TIGERTON, Wis. (WBAY) -- Hatching baby chicks in the classroom happens in schools around the country, but what comes after that in Tigerton is something not found anywhere else. A project in the Tigerton School District brings the village together.
"I got the idea after serving lunch at the elementary school," said Kerri Giese, a library assistant and the founder of the Tigerton Coop. "There was so much food waste, and I thought, 'Why don't we turn some of that into fresh eggs?'"
A year of getting approval from school and village boards, more than five grants, community donations, and a lot of concession stand fundraising made her crazy idea a reality.
"The more things we can do for our kids, the more we can expose them to and give them different learning experiences, the cooler it is," said Tigerton School District Administrator Ben Rayome.
Classroom incubators teach kids the circle of life. A student-built chicken coop provides real world experiences. The opportunity for fresh eggs and another option to eliminate food waste puts sustainable education into practice.
Even with school out for the summer, the hens still make contributions to learning at the Tigerton Public Library through "Read to a Chicken."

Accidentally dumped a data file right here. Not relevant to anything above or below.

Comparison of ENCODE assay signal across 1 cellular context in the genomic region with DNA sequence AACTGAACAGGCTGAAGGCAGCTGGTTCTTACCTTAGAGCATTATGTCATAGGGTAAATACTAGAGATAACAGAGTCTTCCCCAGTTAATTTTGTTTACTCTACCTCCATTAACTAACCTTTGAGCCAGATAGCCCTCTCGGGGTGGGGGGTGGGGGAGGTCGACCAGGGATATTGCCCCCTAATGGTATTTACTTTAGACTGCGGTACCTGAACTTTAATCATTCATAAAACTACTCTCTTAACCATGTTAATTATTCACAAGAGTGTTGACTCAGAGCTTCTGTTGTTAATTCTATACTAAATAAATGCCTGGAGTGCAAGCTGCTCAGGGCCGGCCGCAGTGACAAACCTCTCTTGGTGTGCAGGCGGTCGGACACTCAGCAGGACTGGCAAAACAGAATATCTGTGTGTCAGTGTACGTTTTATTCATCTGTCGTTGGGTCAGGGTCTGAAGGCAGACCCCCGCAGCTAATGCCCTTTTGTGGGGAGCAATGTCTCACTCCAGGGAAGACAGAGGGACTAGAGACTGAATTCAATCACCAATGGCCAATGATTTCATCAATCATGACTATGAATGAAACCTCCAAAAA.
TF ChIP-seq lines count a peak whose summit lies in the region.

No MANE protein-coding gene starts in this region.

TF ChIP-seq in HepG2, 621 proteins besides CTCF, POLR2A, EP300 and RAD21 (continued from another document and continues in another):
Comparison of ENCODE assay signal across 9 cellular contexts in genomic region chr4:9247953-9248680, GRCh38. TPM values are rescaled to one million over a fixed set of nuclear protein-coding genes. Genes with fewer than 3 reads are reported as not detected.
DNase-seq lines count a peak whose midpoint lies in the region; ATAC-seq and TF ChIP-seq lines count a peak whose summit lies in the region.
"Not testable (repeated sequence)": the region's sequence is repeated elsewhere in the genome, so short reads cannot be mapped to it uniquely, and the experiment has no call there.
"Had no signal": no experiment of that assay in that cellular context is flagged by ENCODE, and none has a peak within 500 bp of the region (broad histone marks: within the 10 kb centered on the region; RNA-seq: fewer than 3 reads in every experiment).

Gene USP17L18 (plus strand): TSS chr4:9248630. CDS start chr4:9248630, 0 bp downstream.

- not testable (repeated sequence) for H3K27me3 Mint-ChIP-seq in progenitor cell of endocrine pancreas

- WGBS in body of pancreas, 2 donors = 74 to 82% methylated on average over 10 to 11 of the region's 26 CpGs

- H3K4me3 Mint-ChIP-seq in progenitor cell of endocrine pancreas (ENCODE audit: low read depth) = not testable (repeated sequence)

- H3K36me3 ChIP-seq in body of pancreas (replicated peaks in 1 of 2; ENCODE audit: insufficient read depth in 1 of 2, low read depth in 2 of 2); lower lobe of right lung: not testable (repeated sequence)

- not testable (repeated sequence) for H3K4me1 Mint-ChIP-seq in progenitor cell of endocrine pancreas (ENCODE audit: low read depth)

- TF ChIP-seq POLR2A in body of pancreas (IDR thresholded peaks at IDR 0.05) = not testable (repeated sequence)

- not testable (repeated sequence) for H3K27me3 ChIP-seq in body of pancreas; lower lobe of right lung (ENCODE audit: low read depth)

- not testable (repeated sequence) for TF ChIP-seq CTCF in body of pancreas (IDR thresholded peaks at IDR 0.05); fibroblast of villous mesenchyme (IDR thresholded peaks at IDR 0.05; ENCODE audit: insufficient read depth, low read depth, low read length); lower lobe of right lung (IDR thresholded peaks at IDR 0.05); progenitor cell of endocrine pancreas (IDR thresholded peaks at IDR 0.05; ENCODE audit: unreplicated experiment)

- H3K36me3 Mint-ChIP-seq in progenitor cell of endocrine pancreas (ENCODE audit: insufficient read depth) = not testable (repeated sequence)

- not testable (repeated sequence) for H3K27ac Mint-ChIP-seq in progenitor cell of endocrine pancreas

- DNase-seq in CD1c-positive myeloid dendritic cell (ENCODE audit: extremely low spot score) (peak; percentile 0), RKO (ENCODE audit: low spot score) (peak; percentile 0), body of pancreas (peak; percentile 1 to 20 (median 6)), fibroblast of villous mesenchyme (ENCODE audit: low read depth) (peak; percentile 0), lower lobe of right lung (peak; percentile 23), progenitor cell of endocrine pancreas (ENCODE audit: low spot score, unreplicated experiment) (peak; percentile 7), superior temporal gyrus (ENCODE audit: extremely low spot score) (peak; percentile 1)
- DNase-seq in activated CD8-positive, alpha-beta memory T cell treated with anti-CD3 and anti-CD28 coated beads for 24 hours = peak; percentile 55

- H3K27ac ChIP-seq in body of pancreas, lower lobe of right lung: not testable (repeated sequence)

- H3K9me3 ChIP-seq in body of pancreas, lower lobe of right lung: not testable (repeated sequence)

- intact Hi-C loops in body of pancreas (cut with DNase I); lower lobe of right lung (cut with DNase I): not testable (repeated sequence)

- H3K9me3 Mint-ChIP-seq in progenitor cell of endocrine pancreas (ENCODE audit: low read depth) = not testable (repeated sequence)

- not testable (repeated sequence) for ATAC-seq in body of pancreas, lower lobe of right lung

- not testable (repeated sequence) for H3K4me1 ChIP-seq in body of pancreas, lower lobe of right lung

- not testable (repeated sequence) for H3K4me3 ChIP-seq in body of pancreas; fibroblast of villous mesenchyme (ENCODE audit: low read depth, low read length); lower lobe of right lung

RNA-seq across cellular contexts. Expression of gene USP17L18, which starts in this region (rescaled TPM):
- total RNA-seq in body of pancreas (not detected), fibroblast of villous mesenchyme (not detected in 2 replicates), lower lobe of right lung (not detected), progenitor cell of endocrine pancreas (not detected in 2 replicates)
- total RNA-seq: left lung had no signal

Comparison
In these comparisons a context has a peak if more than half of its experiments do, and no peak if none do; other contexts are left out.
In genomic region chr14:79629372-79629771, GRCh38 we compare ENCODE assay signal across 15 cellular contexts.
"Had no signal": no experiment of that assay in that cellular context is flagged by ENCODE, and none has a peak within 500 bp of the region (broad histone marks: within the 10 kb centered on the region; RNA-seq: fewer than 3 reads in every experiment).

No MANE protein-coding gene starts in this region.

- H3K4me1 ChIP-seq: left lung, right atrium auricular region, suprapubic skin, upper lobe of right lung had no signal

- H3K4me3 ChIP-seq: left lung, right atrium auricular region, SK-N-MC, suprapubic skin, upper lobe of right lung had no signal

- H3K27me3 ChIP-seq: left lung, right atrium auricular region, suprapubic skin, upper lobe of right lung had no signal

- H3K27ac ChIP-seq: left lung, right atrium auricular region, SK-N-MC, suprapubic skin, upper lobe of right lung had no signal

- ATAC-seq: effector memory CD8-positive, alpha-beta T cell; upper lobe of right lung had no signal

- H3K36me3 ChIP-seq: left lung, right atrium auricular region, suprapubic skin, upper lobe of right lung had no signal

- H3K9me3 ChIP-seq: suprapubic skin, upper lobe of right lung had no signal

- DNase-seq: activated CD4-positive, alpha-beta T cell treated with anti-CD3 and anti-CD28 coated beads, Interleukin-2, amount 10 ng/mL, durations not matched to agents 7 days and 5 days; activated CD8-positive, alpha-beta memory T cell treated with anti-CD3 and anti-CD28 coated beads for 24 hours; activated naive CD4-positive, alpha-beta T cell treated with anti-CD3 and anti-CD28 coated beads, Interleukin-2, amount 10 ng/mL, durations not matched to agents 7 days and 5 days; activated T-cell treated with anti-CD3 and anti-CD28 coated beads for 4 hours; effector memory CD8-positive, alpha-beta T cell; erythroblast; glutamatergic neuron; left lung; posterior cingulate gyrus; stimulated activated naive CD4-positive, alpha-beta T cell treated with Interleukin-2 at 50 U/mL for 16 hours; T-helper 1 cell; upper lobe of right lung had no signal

"It sat good with me, but did try to peck my face and the book," said Tegan Wilson, an 11-year-old girl about her first time reading to a chicken.
Giese hosted a special event on Friday afternoon to show Action 2 News what it was all about, and the library saw its biggest turnout yet.
"It was like reading to a person who didn't know how to read, but they also couldn't talk," said Wilson.
She reads to Winifred as the young hen appears to follow along with the words.
"Especially kids that might be nervous about reading. It's good for kids to get that confidence and build their reading skills," said Giese.
"Read to a Chicken" will be the third Saturday of the month throughout the fall. Giese hopes to bring chickens into school libraries within the Tigerton School District during the school year.
The next event is Saturday, September 21, from 11 a.m. to 12 p.m.